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US to China: We’ll operate wherever international laws apply

By: - Reporter / @jgamilINQ
/ 07:30 AM April 13, 2019

TILL NEXT YEAR US Marines fold the American flag during the Balikatan closing rites on Friday in Camp Aguinaldo.—NIÑO JESUS ORBETA

“The United States will fly, sail and operate everywhere international law allows.”

This was the “simple truth” from US III Marine Expeditionary Force commanding general Lt. Gen. Eric M. Smith, the military official overseeing the participation of US warship USS Wasp in this year’s Balikatan exercises, when asked for his reaction on China’s warning to “nonregional states” not to stir trouble in the disputed West Philippine Seas.

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The 35th annual Philippines-US military exercises, which ran from April 1 to 12, apparently caught China’s attention as they included for the first time the USS Wasp warship which was carrying F-35 fighter jets in the exercises in the disputed seas.

The exercises also included a scenario dealing with the recapture of seized air bases, amid the backdrop of China’s aggressive construction of military bases on artificial islands in the disputed seas.

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But Philippine and US military officials were quick to deny that these exercise scenarios were to flex muscle at China or were aimed at any specific threat.

‘Purely for training’

“The presence of US forces in the West Philippine Sea were all part of the Balikatan…[and] is not really [meant] to agitate or anything else, but purely for training,” Lt. Gen. Gilbert I. Gapay, the Balikatan director for the Philippines this year, told a press conference following the exercises’ closing ceremonies on Friday in Camp Aguinaldo, Quezon city.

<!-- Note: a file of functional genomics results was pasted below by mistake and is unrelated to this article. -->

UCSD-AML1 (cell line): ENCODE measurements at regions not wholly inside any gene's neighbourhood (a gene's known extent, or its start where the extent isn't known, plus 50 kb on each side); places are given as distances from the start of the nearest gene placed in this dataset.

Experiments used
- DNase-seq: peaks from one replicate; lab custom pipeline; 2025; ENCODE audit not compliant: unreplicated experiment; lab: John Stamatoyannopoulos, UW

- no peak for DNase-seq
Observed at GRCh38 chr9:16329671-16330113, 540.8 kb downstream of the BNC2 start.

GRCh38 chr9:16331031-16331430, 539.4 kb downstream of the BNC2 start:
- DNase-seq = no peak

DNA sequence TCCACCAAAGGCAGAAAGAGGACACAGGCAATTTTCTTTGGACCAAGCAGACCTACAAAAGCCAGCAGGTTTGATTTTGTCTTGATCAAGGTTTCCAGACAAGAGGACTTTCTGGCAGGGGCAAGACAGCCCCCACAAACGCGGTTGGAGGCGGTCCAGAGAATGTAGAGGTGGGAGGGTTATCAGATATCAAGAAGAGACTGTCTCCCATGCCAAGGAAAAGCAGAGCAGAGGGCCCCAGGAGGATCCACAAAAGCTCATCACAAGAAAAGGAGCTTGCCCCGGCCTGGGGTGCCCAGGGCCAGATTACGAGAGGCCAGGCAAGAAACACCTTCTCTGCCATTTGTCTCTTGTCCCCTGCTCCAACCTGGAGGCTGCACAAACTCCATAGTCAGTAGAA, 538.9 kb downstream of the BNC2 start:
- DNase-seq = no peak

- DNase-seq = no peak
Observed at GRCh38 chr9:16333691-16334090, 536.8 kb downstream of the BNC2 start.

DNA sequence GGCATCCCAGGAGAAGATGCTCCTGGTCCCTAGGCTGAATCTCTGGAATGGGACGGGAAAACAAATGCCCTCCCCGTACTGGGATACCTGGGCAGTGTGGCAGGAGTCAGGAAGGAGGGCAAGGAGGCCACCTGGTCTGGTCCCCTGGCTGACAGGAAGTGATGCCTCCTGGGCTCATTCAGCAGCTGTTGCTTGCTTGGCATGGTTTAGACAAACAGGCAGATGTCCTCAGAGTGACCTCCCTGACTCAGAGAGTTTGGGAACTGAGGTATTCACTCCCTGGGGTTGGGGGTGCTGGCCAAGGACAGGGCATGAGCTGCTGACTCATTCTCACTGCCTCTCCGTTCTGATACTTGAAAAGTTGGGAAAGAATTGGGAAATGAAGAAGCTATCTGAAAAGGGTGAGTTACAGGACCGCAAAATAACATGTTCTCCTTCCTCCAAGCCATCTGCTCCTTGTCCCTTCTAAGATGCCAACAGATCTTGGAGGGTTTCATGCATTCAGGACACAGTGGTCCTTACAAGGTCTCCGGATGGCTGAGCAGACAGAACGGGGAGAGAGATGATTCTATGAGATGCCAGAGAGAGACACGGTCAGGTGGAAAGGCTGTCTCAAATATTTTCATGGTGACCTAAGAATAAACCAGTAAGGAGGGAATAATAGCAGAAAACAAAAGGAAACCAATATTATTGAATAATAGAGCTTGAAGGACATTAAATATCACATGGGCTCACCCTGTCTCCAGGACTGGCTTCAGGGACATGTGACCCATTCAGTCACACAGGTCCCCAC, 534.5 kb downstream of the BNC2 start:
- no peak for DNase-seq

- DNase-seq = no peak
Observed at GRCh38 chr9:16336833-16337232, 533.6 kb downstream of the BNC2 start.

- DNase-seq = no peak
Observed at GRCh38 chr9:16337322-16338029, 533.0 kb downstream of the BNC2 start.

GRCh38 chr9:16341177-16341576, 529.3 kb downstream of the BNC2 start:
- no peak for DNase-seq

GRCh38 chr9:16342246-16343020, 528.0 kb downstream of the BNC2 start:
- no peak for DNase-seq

Gapay explained  that the air base seizure exercise scenario was part of counterterrorism training.

Gapay said the 30 percent increase in participating personnel and 6 percent increase in participating equipment, from both nations, was just coincidental, and not meant to “alarm.”

This year’s joint exercises saw the participation of 4,207 personnel from the Philippine military, 3,500 from the United States and members of the Australian Defense Forces as observer.

Smith added that the only country the USS Wasp presence was meant for was the Philippines, and as part of good will.

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“Nothing says ‘I love you’ better than bringing a ship with 10 F-35s on it,” he said.

“That’s all I have on us; we brought everything we could bring because our partnership with the Philippines is so good. This is a great partnership and a mutually respectful, beneficial partnership, so I bring everything I can because I get so much out of this training,” Smith said.

“People will always read into any training exercise, that this was directed at them. [But] this is just a fictitious exercise… I wouldn’t read too much into it,” Smith said.

Maritime security

In Gapay’s speech during the closing ceremonies, however, he said the exercise  scenarios also dealt with maritime security and territorial defense, “requiring initially a unilateral action from the Armed Forces of the Philippines, and eventually a bilateral defense action by both the Philippines and United States forces.”

“The exercise was able to promote the message of the national leadership’s thrust of having an independent foreign policy with our allied nations,” Gapay said, without delving into specifics.

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TAGS: Balikatan, China, drills, Gapay, international, law, Maritime security, Military exercise, Smith, US, USS Wasp, West Philippine Sea
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